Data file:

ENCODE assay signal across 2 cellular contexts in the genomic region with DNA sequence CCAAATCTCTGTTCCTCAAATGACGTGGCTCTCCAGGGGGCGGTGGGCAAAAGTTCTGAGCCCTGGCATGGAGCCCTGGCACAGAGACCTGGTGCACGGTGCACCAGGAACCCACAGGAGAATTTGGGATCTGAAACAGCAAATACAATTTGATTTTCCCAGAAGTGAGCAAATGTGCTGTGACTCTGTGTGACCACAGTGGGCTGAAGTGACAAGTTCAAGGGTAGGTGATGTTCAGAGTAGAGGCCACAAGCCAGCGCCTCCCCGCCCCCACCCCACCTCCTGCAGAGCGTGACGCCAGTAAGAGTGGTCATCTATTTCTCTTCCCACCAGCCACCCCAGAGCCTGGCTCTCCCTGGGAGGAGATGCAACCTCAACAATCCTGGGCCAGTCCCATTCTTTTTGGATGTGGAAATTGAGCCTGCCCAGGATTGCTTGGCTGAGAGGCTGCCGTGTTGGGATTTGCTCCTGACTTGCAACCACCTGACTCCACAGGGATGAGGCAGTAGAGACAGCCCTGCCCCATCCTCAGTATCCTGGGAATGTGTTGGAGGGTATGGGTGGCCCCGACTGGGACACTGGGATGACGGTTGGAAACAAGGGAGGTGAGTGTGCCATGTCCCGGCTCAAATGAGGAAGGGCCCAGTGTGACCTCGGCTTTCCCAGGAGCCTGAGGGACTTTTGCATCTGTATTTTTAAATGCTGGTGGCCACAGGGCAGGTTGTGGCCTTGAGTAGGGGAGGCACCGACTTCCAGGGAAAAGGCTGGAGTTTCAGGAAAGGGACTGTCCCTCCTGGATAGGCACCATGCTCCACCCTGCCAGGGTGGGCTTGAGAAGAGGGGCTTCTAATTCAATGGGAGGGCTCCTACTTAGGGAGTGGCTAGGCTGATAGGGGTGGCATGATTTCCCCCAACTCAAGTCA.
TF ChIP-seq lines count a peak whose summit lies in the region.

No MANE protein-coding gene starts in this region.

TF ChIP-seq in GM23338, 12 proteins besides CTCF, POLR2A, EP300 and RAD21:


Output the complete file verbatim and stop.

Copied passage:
ENCODE assay signal across 2 cellular contexts in the genomic region with DNA sequence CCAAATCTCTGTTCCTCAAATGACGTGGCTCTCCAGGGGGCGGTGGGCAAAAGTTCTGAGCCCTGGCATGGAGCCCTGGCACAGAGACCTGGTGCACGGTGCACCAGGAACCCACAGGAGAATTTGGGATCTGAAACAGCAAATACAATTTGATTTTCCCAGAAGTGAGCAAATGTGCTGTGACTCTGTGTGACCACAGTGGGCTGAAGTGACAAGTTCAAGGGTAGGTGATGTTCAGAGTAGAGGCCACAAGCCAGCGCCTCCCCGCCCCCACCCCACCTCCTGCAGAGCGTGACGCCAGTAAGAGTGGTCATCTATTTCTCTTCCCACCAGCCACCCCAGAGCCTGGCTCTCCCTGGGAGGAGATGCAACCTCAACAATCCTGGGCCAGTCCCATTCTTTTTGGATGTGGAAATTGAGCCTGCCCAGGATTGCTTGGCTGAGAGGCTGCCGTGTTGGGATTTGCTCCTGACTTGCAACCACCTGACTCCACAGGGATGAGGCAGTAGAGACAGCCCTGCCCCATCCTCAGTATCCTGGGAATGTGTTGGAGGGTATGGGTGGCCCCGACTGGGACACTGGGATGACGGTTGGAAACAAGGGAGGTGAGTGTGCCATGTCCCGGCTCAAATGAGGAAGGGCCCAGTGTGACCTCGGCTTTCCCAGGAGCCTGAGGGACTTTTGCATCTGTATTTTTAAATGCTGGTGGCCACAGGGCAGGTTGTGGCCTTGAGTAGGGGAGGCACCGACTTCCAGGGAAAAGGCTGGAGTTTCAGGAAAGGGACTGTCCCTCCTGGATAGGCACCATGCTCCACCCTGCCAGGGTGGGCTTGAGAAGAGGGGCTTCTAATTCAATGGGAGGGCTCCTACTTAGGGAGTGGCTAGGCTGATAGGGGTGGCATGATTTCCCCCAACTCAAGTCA.
TF ChIP-seq lines count a peak whose summit lies in the region.

No MANE protein-coding gene starts in this region.

TF ChIP-seq in GM23338, 12 proteins besides CTCF, POLR2A, EP300 and RAD21: